Diane Cook, Washington State University, $790,906
Project title: Smart Home-Based Health Platform for Functional Monitoring and Intervention

Project focus: To create a "smart environment" that enables older adults or individuals experiencing cognitive or physical limitations to function independently and remain in their own home setting.

By 2040, nearly one quarter of the U.S. population will be 65 years of age or older and many will require some type of monitored living arrangement. A "smart environment" is one that is equipped with low-cost sensors that yield alerts and reminders for the elderly and disabled to ensure they are adequately caring for themselves. In a specifically-built "smart home" environment, the research team will use specialized sensors to monitor whether activities of daily living (ADLs) are being adequately performed and whether ADL monitoring provides a basis for effective interventions using reminders and automated assistance. In 2005 Washington State had several hundred thousand individuals being cared for in nursing homes at a cost of about $94 million per day, not including assisted care or veterans facilities. If one percent of the state's population is kept at home for two additional years, the result will save Washingtonians approximately $9.4 million a day and $3.4 billion a year.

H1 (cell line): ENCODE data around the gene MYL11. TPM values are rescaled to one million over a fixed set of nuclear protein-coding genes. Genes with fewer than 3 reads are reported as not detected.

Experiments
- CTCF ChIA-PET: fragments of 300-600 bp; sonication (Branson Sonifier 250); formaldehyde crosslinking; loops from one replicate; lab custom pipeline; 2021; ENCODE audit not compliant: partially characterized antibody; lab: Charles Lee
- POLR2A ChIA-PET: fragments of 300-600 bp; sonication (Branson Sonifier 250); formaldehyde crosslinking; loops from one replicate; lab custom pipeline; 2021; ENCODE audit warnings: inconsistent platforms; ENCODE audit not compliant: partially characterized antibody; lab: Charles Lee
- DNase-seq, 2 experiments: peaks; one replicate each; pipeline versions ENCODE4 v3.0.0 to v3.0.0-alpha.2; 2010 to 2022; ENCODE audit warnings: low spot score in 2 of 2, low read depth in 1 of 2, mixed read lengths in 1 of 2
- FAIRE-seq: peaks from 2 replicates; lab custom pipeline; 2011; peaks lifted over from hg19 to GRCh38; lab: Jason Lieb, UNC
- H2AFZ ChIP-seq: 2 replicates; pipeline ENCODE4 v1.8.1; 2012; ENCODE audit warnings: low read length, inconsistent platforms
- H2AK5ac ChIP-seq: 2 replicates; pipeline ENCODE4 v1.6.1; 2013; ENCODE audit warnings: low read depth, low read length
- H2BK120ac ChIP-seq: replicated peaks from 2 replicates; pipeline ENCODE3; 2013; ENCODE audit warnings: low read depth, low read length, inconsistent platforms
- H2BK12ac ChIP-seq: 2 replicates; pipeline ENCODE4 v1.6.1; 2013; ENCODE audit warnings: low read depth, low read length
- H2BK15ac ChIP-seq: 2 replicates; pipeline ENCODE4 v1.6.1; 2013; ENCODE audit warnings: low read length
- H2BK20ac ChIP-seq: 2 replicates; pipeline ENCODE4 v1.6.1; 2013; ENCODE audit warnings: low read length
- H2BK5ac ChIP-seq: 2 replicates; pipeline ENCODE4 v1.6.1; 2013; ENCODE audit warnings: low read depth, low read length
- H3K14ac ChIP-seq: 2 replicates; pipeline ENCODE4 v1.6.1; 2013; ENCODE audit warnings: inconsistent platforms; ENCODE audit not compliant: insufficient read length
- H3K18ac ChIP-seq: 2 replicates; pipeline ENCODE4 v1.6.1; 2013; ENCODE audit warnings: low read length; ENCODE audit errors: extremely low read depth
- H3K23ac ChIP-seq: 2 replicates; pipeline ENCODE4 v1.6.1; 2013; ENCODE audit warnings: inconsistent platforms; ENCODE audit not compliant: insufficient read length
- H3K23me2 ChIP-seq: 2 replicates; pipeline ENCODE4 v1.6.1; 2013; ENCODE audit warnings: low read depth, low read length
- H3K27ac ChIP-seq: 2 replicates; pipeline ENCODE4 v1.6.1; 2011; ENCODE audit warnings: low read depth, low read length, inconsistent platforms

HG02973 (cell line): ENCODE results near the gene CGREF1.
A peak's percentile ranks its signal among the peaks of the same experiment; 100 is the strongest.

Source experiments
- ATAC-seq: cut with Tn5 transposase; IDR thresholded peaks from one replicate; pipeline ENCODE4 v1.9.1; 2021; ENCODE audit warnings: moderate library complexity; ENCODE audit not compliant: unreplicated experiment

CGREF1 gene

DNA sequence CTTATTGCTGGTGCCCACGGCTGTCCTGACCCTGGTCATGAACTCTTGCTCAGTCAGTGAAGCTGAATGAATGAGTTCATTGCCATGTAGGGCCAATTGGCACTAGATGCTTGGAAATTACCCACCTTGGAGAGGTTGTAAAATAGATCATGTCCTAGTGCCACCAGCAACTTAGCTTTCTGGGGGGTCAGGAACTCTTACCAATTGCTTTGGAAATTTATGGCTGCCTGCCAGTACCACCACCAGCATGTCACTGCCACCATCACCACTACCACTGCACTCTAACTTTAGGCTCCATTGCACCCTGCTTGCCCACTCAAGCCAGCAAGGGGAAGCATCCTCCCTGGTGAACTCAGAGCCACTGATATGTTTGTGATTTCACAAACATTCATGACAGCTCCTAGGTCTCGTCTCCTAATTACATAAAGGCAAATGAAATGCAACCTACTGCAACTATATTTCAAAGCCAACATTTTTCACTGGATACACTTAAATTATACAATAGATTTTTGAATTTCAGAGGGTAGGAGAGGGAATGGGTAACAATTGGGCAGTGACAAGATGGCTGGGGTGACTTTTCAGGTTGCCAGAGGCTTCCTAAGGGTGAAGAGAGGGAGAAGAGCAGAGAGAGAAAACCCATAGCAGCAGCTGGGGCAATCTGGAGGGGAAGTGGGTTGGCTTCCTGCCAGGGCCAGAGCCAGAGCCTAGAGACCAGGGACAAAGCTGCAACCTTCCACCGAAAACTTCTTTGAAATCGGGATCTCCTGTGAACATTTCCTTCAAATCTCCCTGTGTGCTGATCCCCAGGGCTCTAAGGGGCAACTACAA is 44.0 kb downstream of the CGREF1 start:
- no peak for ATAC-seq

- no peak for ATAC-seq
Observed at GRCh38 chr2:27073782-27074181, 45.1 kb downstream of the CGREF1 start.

Eberhard Fetz, University of Washington, $1,068,985
Project title: Brain-Computer Interfaces for Functional Recovery from Brain Injury

Project focus: To increase functional recovery in damaged areas of the brain using implantable electrical stimulators.

Recovery from brain damage due to a stroke, traumatic brain injury or epilepsy presents a struggle for thousands of patients in Washington State and millions of people throughout the world. Electrical stimulation of the brain, which promotes long-term changes in nerve activity, could potentially be a new treatment for advancing recovery in individuals suffering from brain impairment. The investigators will use implantable electric stimulators to more effectively and continuously stimulate the brain's outer region or cortex. The team will develop and test minimally invasive techniques meant to enhance the clinical application of the implantable electric stimulators. Parallel studies will be conducted in animal models and human subjects using a neurochip to develop more effective delivery of therapeutic brain stimulation. The potential for translation and use in clinical settings could have a wide-ranging impact for Washingtonians with neurological disorders and those recovering from, or managing, chronic brain-deterioration disease.

Co-Applicant Organization: Washington State University

Cecilia Giachelli, University of Washington, $1,469,606
Project title: Engineering Monocytes to Treat Ectopic Calcification

Project focus: To develop technologies for local human cell therapies that can inhibit and regress tissue calcification.